The summer of 2015 will be remembered by backyard and commercial flock owners as the year of the avian flu. But what did we learn from that devastation? The Ag Networks David Sparks has more.
SPARKS: Washington State ag officials took it to heart when thousands of birds had to be destroyed after this summers avian influenza outbreak. Nationally, the disease claimed over 48-million birds causing quarantines to be put into place. Minnesota was the last one to remove their quarantine just last week and officials have been scrambling to get better biosecurity in place so we don't see the same issues next year. In Washington State, Joe Bake, the state's lead veterinarian, said a big problem has been how to reach and educate thousands of backyard flock owners. The state has created a database of bird owners and speaks to them on a monthly basis through a question-answer phone call.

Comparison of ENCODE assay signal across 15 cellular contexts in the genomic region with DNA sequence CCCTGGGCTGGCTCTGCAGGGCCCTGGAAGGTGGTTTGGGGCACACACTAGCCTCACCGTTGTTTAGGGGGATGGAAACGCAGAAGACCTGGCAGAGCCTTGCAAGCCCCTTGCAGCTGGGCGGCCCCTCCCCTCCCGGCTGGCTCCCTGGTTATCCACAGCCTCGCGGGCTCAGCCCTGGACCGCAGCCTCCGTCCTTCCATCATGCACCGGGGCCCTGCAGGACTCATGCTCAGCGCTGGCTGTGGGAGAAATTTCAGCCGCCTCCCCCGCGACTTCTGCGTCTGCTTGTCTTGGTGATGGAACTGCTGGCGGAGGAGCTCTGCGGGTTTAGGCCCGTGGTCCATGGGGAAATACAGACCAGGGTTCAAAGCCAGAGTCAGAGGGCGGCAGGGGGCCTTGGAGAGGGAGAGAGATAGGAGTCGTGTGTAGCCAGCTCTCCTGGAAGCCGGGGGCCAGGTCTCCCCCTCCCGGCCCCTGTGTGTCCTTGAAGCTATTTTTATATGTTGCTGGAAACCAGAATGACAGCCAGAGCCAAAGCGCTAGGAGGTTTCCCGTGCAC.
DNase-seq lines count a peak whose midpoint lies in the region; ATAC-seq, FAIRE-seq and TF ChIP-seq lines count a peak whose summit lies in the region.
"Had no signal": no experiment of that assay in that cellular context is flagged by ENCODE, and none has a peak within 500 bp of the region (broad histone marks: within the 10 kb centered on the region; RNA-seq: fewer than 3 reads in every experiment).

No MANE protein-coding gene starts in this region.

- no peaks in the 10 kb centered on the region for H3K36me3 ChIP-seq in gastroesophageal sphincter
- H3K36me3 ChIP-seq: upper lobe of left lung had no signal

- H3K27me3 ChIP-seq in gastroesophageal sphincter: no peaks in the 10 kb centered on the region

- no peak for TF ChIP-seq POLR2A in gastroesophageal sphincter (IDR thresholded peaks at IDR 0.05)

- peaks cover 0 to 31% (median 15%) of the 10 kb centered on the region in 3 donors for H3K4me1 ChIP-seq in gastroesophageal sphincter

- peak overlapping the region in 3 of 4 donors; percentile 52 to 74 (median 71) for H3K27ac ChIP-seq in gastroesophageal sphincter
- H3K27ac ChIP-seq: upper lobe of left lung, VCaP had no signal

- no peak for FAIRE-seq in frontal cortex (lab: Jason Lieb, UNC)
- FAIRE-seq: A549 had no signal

Thanks David. The federal government spent nearly $1 billion dollars on response this year. There had been a big concern that there might be a significant uptick in cases this fall but so far this winter very little high-path bird flu has been found in wild birds. Wild birds were the cause of infections here in the northwest while in the Midwest infections were spread farm to farm via feed and garbage.
And that's Washington Ag Today. I'm Greg Martin, thanks for listening on the Ag Information Network of the West.